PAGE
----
The case was investigated by the FBI’s Charlotte Division, Greenville Resident Agency. Assistant U.S. Attorney Erin Blondel of the U.S. Attorney’s Office, Eastern District of North Carolina, and Trial Attorneys Shan Patel and Laura Gilson of the Civil Rights Division, Criminal Section, are prosecuting the case.

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    What GAO Found In April 2020, GAO identified 17 priority recommendations for the U.S. Department of Housing and Urban Development (HUD). Since then, HUD has implemented 5 of those recommendations by, among other things, taking actions to help HUD strengthen the monitoring of disaster recovery block grant funds and improving information technology management. In June 2021, GAO identified 1 additional priority recommendation for HUD, bringing the total number to 13. This recommendation involved improving the Real Estate Assessment Center's physical inspection process. The 13 recommendations fall into the following areas: Improve Real Estate Assessment Center's physical inspection process Address Ginnie Mae's risk management and staffing-related challenges Strengthen processes to address lead paint hazards Enhance oversight of Moving to Work Improve cybersecurity risk management and workforce planning practices Improve information technology management HUD's continued attention to these issues could lead to significant improvements in government operations. Why GAO Did This Study Priority open recommendations are the GAO recommendations that warrant priority attention from heads of key departments or agencies because their implementation could save large amounts of money; improve congressional and/or executive branch decision-making on major issues; eliminate mismanagement, fraud, and abuse; or ensure that programs comply with laws and funds are legally spent, among other benefits. Since 2015 GAO has sent letters to selected agencies to highlight the importance of implementing such recommendations. For more information, contact John Pendleton at (202) 512-8678 or pendletonj@gao.gov.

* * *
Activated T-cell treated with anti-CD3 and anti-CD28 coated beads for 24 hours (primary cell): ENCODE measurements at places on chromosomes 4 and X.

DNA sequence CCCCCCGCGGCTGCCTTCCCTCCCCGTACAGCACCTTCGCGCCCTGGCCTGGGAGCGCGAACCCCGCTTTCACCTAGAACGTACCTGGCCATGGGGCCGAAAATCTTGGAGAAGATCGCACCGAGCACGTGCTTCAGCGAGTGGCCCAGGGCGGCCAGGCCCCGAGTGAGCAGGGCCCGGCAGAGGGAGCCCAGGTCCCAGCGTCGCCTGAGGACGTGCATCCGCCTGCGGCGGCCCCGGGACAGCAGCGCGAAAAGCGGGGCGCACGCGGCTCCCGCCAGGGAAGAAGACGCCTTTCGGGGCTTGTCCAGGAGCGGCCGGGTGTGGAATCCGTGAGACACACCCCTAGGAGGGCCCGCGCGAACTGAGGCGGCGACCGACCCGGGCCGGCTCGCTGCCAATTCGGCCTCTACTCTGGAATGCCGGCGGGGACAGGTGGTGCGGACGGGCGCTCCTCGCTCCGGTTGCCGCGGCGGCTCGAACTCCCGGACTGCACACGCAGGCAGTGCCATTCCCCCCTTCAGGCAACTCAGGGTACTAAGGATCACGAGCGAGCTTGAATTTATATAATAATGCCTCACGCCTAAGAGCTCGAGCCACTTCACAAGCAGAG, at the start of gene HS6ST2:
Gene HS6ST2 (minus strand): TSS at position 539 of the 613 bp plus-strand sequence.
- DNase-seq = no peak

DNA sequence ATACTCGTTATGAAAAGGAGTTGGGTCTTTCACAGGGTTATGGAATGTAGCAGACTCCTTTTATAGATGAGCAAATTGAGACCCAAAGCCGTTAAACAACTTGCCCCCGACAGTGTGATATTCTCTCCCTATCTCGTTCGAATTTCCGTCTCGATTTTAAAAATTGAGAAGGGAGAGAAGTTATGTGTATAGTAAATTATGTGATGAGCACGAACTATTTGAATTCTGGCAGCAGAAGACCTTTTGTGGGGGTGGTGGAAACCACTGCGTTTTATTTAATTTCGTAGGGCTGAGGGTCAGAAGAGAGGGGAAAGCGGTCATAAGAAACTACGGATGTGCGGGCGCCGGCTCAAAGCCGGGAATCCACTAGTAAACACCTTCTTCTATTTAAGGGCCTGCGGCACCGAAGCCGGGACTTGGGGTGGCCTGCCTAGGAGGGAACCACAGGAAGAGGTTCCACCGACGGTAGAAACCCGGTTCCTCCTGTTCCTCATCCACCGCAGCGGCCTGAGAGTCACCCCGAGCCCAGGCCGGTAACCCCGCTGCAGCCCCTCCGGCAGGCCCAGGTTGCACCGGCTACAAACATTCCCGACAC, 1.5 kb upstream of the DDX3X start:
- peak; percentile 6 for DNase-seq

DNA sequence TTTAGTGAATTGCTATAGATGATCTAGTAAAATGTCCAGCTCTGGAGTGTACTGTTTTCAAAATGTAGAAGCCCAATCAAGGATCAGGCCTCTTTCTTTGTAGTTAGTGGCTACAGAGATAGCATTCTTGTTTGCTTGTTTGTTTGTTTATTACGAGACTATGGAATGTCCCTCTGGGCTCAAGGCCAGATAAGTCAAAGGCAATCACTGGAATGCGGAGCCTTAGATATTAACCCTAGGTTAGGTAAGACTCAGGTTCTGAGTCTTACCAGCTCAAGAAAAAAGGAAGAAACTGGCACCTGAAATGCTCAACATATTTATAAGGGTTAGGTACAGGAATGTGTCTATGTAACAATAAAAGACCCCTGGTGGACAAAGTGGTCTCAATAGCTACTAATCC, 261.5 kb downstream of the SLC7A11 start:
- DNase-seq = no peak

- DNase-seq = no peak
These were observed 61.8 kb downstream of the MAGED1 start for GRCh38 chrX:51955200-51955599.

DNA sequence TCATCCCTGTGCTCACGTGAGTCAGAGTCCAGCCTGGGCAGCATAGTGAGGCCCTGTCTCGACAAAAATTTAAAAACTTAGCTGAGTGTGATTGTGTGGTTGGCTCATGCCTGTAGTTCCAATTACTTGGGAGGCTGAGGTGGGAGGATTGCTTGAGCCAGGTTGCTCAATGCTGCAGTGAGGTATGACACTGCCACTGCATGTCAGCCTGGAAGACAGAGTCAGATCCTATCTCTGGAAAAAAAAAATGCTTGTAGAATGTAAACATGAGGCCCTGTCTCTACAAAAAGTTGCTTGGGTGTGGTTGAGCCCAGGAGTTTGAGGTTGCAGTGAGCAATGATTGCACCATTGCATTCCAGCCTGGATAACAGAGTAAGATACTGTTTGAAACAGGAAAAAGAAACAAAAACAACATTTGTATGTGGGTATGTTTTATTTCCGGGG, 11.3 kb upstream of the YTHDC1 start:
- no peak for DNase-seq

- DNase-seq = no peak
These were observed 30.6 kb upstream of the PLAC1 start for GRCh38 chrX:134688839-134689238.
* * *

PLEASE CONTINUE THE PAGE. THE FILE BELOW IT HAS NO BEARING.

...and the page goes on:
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  • NASA’s InSight Flexes Its Arm While Its ‘Mole’ Hits Pause
    In Space
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  • Justice Department Invests $2.6 Million to Mitigate Violent Crime and Support Public Safety in Disruption Efforts
    In Crime News
    The Department of Justice announced awards from the Office of Justice Programs (OJP) totaling $2.6 million to four jurisdictions to disrupt and mitigate threats of violence.  The funds support state and local prosecutors and investigators who seek expertise from mental health and threat assessment experts to identify these individuals and prevent violent acts.